It’s important to note here that IQ scores are not fixed. If you got the same amount of questions right at age 6 and age 7, your IQ score would decrease from year to year. This is possible, and it’s also possible to increase your IQ score over time.
What does an IQ test measure?
In 1983, long after IQ tests were developed, American psychologist Howard Gardener described nine different types of intelligence:
- Naturalist intelligence
- Musical intelligence
- Logical-mathematical intelligence
- Existential intelligence
- Interpersonal intelligence
- Bodily-kinesthetic intelligence
- Linguistic-verbal intelligence
- Intrapersonal intelligence
- Spatial-visual intelligence
You wouldn’t expect to see a school administrator asking a student how well they socialize or how well they know themselves as part of an IQ test. There’s not a lot of existentialism on these tests, either. So it’s safe to say that not all types of intelligence show up on IQ tests.
However, some tests also measure cognitive skills and working memory. These can demonstrate some types of intelligence.
For example, good problem-solving skills can help you solve a math equation, but it can also help you figure out the definition of a word that you don’t know.
In general, IQ tests assess the following types of intelligence:
Of course, there isn’t just one type of IQ test. Different tests have been created to include other types of intelligence that could predict a child’s success in school or an adult’s success in a particular job position.
The G Factor
One common thing that all IQ tests attempt to find is the g score. It stands for general intelligence, which is a measure of the mental capacity and ability that a person holds. In psychometrics, the “general intelligence factor” is used to predict someone’s success in life by assessing their ability to solve problems.
When it comes to intelligence, psychologists classify IQ into 2 categories: fluid and crystallized. Fluid intelligence is the ability to solve multiple problems that are unrelated in nature. Crystallized intelligence is the ability to solve similar problems quickly.
For example, you may be able to solve a puzzle quickly, but very slow at predicting a sequence of numbers. This means you have a high crystallized intelligence. If you were quicker than an average person at both, you would have a high fluid intelligence. Put both of these together, and you have “The g Factor”. Note that the g is lowercase when written.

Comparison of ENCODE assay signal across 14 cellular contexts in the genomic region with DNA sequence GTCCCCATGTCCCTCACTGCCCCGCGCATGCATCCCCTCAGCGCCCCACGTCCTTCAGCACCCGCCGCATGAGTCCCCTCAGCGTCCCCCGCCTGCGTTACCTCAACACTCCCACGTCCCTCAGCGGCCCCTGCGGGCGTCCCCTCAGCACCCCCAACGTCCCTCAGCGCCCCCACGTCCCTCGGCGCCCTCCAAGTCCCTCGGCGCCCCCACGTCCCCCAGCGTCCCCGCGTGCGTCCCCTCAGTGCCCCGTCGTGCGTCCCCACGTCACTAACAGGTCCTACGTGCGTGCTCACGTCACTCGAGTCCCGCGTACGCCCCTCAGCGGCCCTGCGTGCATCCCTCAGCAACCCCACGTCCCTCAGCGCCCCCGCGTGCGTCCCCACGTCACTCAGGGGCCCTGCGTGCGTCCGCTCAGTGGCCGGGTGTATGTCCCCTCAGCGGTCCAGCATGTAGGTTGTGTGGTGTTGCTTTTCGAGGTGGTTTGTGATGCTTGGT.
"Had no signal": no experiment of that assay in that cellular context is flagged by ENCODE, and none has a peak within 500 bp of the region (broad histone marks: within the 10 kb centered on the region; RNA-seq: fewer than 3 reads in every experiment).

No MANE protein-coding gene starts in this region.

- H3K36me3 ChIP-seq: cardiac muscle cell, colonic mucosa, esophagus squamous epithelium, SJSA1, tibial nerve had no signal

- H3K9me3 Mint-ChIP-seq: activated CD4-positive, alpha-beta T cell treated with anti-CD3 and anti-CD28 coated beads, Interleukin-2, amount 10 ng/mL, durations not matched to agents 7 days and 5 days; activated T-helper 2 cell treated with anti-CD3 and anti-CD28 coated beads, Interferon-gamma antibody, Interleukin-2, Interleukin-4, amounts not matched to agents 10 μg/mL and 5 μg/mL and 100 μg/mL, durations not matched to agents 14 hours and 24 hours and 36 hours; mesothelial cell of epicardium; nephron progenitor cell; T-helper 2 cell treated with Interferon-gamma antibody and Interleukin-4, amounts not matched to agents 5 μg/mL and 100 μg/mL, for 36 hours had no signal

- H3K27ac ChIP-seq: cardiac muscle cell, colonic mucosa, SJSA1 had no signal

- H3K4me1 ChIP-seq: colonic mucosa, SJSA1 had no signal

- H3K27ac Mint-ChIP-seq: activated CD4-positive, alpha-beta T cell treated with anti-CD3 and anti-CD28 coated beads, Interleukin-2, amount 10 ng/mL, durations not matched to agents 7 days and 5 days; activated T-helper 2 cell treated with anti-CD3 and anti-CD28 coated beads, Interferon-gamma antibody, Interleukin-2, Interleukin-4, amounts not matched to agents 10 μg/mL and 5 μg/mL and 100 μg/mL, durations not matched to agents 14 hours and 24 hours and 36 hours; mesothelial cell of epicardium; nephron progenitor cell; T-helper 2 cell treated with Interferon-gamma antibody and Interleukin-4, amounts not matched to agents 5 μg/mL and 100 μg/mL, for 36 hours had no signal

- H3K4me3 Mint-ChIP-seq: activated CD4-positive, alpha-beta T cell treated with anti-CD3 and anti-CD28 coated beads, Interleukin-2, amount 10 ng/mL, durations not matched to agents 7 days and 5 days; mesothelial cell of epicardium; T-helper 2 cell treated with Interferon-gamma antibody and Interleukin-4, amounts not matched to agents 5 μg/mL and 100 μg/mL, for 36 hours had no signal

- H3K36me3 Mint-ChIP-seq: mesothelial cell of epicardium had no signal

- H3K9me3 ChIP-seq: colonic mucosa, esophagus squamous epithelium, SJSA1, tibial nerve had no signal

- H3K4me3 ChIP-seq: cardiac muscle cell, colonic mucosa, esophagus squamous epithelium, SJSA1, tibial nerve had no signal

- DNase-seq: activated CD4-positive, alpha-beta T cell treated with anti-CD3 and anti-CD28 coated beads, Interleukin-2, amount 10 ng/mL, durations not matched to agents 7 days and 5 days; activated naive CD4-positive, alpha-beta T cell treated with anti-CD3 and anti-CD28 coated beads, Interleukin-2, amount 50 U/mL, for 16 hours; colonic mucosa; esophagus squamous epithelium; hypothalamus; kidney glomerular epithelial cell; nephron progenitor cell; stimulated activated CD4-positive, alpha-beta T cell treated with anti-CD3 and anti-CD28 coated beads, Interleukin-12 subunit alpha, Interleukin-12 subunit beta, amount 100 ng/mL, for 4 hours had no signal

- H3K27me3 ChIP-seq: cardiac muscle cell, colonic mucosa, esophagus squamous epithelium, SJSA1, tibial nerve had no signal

Types of IQ tests (and most popular)
While there isn’t just one IQ test used in schools or larger organizations, there are a handful that are considered to be the most popular. These tests may also give you a different score if you take them one after the other online.
Stanford-Binet Intelligence Scale
The Stanford-Binet Intelligence Scale is derived from Alfred Binet’s original IQ tests from the 1900s. Of course, the test has been translated from French and altered to more accurately reflect cognitive abilities.
The test focuses on five cognitive abilities in particular:
- fluid reasoning
- quantitative reasoning
- visual-spatial processing
- working memory
Test questions may include simple math problems or determining the next letter or number in a pattern. One test question offers a series of words (duct, fuse, etc.)and asks what three-letter word would make all of these words a new word.(The answer is “pro.”)
Stanford-Binet tests are also timed, which can have a serious impact on the number of questions that you are able to complete.
Wechsler Tests (Individual Achievement Test and Adult Intelligence Scale)
IQ tests have been critiqued for as long as they have been around. One major critique of the Stanford-Binet test is that it delivers just one number as a result. How can we measure intelligence, all the different types of intelligence, by just one number?
That is the question that led David Wechsler to start developing his own tests. His first intelligence test, the Wechsler–Bellevue Intelligence Scale, was released in 1939.He revised the test and renamed it the Wechsler Adult Intelligence Scale. This test, now on its fourth version (WAIS-IV,) is the most popular intelligence test in the world.
The WAIS is meant for adults (although the recommended age starts at 16.)It consists of 10 core subtests and 5 supplemental subtests that put together a series of different scores. The scores include “index scores” representing different components of intelligence or more “general scores.”